Incidents of fraud rose by 10 per cent in the first quarter of 2008 compared with last year, according to figures from CIFAS, the UK's fraud prevention service.
The number of fraud cases filed with CIFAS rose to 52,285 by the end of the first quarter, as credit conditions have tightened and gaining access to credit has become increasingly challenging, driving people to turn to fraud as a means of borrowing.
CIFAS reported an 'alarming' rise of 146 per cent in the number of facility takeover cases compared with the same period last year. This is a form of identity fraud
whereby a fraudster impersonates the victim in order to 'take over' and control one of their existing current accounts
Telling lies on application forms in an attempt to commit fraud, when the applicant provides false information about themselves in order to be granted credit, has also seen a 13 per cent increase on last year's figures, increasing to 21,780 cases.
The report revealed that the most common lie in such cases is failure to disclose a previous address where the applicant's credit history has been impaired, to avoid that credit history becoming known to the potential lender and affecting its decision of whether or not to afford the applicant credit.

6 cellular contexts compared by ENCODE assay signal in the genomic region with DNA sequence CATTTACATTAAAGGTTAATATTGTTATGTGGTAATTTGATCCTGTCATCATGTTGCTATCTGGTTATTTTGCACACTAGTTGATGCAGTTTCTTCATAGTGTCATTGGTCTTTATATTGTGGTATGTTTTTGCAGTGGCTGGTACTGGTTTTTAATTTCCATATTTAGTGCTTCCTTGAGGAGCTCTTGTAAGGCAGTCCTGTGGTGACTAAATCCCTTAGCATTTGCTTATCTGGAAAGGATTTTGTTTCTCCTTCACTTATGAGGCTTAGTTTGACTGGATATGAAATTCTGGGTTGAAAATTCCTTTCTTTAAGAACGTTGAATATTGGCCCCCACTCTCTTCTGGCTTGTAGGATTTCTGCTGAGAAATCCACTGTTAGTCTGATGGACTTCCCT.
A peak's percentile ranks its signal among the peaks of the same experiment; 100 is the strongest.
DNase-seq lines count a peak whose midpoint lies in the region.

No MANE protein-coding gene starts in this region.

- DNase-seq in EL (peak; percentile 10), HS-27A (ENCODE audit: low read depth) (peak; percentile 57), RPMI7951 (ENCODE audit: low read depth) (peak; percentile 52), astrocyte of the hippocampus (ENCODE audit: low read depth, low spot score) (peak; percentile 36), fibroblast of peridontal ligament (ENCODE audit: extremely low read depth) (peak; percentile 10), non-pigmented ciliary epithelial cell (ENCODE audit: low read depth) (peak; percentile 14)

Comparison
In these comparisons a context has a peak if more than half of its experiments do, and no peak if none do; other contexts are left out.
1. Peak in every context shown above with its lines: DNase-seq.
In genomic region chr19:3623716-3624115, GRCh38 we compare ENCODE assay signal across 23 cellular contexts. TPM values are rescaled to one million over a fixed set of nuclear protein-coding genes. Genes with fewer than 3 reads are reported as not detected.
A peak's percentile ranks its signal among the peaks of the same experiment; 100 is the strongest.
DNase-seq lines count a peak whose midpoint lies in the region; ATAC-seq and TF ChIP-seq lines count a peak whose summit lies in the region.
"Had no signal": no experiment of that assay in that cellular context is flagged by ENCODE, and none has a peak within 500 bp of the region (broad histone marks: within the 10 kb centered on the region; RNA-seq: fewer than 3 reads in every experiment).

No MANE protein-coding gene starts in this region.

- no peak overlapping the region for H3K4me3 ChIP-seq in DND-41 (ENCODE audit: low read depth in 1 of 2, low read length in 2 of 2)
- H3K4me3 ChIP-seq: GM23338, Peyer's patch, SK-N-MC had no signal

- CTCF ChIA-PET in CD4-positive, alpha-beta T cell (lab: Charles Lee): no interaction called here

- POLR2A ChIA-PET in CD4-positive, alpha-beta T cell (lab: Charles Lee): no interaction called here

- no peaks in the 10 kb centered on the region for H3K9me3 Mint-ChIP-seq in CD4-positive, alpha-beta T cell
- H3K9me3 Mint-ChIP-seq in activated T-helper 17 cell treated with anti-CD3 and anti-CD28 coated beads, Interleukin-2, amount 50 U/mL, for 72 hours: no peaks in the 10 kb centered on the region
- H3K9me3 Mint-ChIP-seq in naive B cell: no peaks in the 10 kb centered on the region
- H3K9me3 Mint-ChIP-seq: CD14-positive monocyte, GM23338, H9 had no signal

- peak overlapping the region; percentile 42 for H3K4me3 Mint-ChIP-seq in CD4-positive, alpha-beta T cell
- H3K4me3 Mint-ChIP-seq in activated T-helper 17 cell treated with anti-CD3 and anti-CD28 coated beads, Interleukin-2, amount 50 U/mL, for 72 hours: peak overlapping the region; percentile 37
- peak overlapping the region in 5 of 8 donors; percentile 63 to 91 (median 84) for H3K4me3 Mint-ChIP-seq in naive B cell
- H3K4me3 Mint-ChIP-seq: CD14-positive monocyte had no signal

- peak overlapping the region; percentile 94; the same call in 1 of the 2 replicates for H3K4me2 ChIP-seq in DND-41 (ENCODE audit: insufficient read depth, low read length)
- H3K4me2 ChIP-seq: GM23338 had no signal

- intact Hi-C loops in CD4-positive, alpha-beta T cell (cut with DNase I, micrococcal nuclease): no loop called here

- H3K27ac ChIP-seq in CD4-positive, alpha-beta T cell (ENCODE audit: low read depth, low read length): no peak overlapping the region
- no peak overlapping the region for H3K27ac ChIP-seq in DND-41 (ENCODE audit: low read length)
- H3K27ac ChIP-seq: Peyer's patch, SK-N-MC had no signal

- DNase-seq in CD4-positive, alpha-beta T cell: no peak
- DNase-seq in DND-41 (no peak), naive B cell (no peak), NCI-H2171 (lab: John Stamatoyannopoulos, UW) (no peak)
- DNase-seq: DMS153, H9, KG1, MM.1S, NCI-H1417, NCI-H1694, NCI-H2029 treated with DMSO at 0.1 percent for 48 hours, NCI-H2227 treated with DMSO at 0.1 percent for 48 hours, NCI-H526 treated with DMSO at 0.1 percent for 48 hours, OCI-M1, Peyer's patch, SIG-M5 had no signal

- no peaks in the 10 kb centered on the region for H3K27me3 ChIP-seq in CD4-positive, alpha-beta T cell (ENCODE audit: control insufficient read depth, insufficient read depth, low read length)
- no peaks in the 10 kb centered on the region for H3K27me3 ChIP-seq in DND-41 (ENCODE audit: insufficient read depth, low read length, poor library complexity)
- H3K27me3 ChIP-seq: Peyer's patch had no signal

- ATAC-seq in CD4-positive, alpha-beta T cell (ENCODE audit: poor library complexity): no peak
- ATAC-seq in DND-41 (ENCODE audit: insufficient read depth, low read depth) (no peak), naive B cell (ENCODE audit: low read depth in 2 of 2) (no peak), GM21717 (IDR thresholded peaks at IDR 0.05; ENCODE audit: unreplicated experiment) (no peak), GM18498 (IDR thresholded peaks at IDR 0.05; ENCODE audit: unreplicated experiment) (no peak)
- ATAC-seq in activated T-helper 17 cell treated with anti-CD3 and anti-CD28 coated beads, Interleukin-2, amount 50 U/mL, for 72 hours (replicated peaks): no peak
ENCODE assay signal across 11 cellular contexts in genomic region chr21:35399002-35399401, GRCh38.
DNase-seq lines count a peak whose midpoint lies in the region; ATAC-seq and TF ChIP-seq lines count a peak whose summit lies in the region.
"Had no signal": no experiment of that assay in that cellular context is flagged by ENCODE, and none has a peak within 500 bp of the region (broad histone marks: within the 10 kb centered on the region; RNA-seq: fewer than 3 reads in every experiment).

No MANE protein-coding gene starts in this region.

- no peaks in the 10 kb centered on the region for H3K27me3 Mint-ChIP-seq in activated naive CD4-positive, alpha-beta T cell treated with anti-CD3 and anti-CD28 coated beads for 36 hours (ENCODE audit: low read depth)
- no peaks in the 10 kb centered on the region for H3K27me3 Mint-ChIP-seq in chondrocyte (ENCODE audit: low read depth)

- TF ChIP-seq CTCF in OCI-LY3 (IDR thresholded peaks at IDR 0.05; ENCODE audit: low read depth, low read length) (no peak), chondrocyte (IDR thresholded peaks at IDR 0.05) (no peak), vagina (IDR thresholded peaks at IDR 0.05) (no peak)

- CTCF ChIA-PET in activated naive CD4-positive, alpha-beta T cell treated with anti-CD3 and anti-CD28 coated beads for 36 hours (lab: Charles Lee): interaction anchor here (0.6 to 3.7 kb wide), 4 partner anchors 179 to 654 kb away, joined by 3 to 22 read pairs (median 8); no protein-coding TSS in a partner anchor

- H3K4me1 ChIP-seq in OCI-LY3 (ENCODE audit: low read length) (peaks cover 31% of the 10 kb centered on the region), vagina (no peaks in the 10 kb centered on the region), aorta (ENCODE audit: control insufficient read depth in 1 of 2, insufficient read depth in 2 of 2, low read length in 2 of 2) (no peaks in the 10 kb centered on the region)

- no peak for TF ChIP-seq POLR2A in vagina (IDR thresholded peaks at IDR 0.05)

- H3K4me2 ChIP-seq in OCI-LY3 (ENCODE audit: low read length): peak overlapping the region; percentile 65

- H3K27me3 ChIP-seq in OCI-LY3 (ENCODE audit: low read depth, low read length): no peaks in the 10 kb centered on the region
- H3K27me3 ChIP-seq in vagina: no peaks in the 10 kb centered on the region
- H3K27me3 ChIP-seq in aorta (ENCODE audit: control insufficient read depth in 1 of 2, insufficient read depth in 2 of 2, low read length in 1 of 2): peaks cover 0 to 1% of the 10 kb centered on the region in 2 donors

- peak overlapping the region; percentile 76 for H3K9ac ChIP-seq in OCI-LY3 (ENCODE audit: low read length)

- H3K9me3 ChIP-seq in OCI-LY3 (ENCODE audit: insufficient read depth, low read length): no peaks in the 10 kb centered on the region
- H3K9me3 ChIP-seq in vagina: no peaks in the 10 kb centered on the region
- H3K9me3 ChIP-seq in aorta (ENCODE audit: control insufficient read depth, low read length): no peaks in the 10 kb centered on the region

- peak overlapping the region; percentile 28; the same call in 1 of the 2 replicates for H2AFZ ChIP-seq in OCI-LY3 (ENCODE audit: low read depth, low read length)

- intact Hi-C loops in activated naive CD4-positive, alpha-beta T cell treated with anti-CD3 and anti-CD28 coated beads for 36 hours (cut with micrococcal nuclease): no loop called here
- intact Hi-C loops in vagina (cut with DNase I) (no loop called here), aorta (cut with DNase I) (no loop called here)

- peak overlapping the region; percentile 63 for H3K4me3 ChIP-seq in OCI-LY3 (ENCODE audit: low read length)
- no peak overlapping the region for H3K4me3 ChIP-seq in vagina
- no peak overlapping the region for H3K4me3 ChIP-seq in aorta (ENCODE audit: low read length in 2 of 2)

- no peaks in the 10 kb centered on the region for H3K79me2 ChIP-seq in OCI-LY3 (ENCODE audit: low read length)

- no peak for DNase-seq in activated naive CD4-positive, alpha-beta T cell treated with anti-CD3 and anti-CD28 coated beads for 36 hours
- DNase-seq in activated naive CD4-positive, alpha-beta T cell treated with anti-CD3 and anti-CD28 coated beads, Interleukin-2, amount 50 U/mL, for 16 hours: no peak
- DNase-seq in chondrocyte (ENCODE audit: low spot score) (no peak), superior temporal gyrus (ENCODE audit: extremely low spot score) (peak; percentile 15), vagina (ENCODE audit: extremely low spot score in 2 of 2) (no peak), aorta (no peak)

"Those who think that lying on application forms will give them any advantage need to realise that their efforts are counter-productive." said Peter Hurst, chief executive at CIFAS. "Fraud data sharing means that such lies are easy to detect and, far from enhancing an applicant's chances, will be detrimental to their application. Telling the truth, even if it is slightly less palatable, remains the best policy."
It is not all bad news, however, as the decreasing trend of identity fraud has continued, with CIFAS reporting a 19 per cent drop in numbers compared with 2007's first quarter.
Mr Hurst said that the figures reflect how "in a time of economic change and uncertainty, patterns in fraudulent activity also change", and that "the increase in application fraud (often to hide adverse credit history) demonstrates that because people are getting into debt earlier, and because the ‘credit crunch’ has diminished their access to finance, they are now resorting to fraudulent applications for funds."
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